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Oscar Wilde in the 1990s: The Critic as Creator.

Oscar Wilde in the 1990s: The Critic as Creator. By MELISSA KNOX. (Studies in English and American Literature, Linguistics, and Culture: Literary Criticism in Perspective) Woodbridge and Rochester, NY: Camden House. 2001. xxiv + 206 pp. 40 [pounds sterling]; $65. ISBN: 1-57113-042-x.

In 'The Critic as Artist', as Melissa Knox recalls in this partisan survey of criticism from the last decade, 'Wilde said [...] that he lived in terror of not being misunderstood'. Crucially, Knox elides the fact that Wilde actually has Gilbert say this to Ernest. Wilde's statement is of course mediated through a persona, much as his most deceptively earnest remarks are often filtered through the thick wall of his myriad-minded personalities. Thus Knox's telling slippage may be more symptomatic of the pitfalls of her preferred method of 'psychoanalytic biography' than any implicit 'fear of self-revelation' in Wilde himself (p. 25).

It is the holistic potential of the biographical approach which most appeals to Knox. She violently rejects any criticism that views Wilde in relation to a particular cause, whether it be Irishness, queerness, aesthetics, or literary theory, since this assumes that Wilde's identities 'can be separated, which they cannot' and leads to work which is in her view 'uninformative, jargon-ridden, or plagued by ideologies'. It is her self-confessed aim 'to reveal the affinity of the best criticism to Wilde's own critical standards', and to champion those critics who like Wilde 'were willing to abandon logic for intuition' (p. 30, pp. xx-xxi). For Knox, the best critics are not those who are merely analytical, nor even those who are empathetic, but nothing less than those who try to mimic 'Wilde's emotions [...] his soul'. The successful critic becomes Wilde, as though confessing the need for a retrospective transference of sympathies--'we feel his affinity for us' (pp. xvi-xvii). Wilde's writing becomes the record of the critic's own soul.

Several of Knox's local observations about recent criticism do indeed provide useful correctives, as when she notes how critics have underestimated the comedy in much of Wilde's words, or have overplayed his misogyny or his failings as a systematic thinker. Yet her rigid championing of what she fondly calls 'speculative sleuthing' (p. 42) often seems inflexible and too readily dismissive. 'The public perception of Wilde as a plagiarist or a sodomitical seducer', she pronounces, 'throws no light on his inner world'. Perhaps, but it can tell us much about the context in which his creative processes evolved. Knox opts instead for what can come across as an over-romantic notion of a misunderstood Wilde, who 'intended above all to understand himself, but could not' (p. 71). She is drawn, not unpromisingly, to the similarities between Wilde and Freud and sees this as the key to interpreting Wilde's sexuality, but this in practice leads to some rather unconvincing pop psychology, as when speculating that 'imagining [his wife] Constance as a boy may have been the only possible means for him to experience any sexual arousal with her' (p. 15), or when she asserts that Wilde 'had probably agreed to infantile sexual play' (p. 180) with his ill-fated sister Isola.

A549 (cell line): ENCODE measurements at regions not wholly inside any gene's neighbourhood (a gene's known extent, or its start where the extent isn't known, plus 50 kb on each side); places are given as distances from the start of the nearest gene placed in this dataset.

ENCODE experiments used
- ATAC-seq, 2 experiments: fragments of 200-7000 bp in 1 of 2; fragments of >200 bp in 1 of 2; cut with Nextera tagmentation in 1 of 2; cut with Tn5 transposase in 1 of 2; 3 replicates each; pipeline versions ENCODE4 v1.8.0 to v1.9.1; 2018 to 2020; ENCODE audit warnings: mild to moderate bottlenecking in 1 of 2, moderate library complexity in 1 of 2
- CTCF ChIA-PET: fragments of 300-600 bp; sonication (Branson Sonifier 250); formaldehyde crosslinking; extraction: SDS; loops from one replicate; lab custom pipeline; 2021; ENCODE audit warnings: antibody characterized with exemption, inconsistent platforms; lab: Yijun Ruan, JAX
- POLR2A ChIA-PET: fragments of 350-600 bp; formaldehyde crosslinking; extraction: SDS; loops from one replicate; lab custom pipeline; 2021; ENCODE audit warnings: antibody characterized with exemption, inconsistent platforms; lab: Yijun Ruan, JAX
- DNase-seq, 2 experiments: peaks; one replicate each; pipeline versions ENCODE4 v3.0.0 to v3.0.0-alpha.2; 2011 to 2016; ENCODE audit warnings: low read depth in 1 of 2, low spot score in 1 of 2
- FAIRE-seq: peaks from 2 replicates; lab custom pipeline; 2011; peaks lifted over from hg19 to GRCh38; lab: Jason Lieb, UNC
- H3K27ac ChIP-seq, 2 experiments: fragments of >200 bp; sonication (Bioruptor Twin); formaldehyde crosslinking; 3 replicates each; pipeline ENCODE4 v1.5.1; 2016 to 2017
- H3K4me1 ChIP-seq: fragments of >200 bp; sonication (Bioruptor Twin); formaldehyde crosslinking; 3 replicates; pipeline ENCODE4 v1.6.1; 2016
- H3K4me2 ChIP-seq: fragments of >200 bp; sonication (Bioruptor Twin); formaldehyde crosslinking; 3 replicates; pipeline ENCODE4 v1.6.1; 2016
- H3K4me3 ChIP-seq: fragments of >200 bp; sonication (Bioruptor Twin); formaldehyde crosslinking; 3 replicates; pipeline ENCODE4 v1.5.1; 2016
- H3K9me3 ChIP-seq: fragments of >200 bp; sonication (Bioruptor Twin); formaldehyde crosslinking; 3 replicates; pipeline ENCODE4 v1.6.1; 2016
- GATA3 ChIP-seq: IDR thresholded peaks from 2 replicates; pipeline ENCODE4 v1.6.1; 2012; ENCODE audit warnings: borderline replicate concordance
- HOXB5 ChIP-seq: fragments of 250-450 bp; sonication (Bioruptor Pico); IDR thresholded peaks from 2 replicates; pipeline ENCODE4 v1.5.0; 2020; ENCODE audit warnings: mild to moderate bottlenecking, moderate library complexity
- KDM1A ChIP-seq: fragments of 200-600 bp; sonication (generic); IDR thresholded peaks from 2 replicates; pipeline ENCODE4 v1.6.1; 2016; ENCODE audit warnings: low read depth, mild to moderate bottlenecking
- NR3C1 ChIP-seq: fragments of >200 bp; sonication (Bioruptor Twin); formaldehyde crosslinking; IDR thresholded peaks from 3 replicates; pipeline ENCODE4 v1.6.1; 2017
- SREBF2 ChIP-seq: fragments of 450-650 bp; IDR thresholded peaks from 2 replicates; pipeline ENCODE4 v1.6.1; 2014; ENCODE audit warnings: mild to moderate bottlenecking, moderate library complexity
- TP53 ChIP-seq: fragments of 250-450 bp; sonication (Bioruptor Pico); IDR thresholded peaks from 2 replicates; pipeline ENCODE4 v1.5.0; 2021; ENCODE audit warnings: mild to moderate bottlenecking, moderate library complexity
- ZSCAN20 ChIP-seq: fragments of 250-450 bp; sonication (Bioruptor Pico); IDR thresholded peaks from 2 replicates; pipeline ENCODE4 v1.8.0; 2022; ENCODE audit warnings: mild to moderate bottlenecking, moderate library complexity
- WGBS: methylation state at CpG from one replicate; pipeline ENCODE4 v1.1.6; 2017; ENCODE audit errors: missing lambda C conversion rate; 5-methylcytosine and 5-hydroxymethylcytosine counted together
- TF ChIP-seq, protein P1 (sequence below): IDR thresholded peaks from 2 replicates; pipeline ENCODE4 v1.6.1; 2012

Knox skips lightly over some important critical texts, giving a brief assessment of their quality, yet gets mired in what amounts to little more than selective digests of others. Perhaps a more impartial survey of a wider range of criticism from the 1990s might have produced a more valuable resource. The book is also afflicted by some odd verbal ticks. Richard Ellmann's biography of Wilde is repeatedly referred to as 'masterful', while anything out of favour is rebuffed with the comment that 'this is hardly news'. Alan Sinfield and Jonathan Dollimore (one suspects to their own wry approval rather than chagrin) are dismissed as 'the trendy critics' (p. 63). Dollimore's discussion of Wilde and Gide is chided because his 'rhetoric is like cold water splashed on hot lovers' (p. 105), as though Knox is seeking a steamy biographical romance rather than any analytical gender criticism stripped of hormonal thrills. Sinfield is accused of 'unclear, jargon-laden writing', 'faulty reasoning', and 'high fashion critical cliche' (pp. 119, 122). Ed Cohen's work on male sexualities is classed among 'some of the worst writing in academia'. Knox has the misguided self-assurance to psychoanalyse Cohen himself as 'one who feels lost, uncertain about himself and who he should be' (pp. 110-11). By contrast, biographic criticism is always seen as 'informative', 'valuable', 'fascinating', even 'worthy' (pp. 173-76).

Knox may well be correct in her observation that Wilde, spontaneous to the last, refused to be limited to one ideology. Yet she too has her own agenda of 'nookand- cranny work', the 'digging up' of biographical titbits (p. 144), to advance. Wilde himself, contrary to his public image, knew when to value the Arnoldian qualities of restraint and indifference in his critical writings. It is this, and not his emotional legacy, which may prove of most lasting value to his modern critics.


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Author:Kneale, Nick
Publication:Yearbook of English Studies
Article Type:Book Review
Date:Jan 1, 2004
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